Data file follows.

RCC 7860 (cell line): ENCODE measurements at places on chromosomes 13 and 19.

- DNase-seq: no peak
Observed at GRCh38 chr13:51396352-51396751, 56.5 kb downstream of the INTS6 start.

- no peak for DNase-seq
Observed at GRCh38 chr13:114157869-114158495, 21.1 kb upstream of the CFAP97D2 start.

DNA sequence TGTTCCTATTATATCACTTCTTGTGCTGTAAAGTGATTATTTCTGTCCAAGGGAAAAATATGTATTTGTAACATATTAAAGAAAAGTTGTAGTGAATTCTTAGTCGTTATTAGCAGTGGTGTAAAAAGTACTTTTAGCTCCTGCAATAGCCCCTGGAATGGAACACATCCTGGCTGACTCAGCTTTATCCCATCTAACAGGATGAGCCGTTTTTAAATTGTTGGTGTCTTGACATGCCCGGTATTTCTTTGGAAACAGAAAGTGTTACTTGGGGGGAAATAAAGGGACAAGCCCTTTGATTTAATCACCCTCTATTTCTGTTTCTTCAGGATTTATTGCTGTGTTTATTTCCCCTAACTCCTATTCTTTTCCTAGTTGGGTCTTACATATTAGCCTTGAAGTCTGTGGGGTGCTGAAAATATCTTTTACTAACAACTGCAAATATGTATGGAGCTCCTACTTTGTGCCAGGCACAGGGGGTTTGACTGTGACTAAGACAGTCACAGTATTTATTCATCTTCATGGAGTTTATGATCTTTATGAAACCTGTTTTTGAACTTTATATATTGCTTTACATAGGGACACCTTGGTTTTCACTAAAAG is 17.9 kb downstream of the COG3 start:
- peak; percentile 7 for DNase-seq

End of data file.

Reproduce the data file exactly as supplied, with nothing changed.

RCC 7860 (cell line): ENCODE measurements at places on chromosomes 13 and 19.

- DNase-seq: no peak
Observed at GRCh38 chr13:51396352-51396751, 56.5 kb downstream of the INTS6 start.

- no peak for DNase-seq
Observed at GRCh38 chr13:114157869-114158495, 21.1 kb upstream of the CFAP97D2 start.

DNA sequence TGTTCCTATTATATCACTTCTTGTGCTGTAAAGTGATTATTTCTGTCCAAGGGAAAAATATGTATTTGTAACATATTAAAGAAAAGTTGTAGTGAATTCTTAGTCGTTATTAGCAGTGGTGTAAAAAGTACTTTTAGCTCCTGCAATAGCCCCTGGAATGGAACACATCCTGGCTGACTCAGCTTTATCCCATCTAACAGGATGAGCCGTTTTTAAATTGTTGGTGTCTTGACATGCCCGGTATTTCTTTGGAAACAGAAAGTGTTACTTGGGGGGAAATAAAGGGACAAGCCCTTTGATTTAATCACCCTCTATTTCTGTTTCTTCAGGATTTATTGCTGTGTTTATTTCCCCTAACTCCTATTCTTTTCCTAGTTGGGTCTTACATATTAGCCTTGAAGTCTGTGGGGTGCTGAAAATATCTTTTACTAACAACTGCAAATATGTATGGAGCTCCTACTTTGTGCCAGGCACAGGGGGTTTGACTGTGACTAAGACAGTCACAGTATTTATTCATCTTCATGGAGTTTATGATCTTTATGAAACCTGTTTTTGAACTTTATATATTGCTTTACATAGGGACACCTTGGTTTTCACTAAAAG is 17.9 kb downstream of the COG3 start:
- peak; percentile 7 for DNase-seq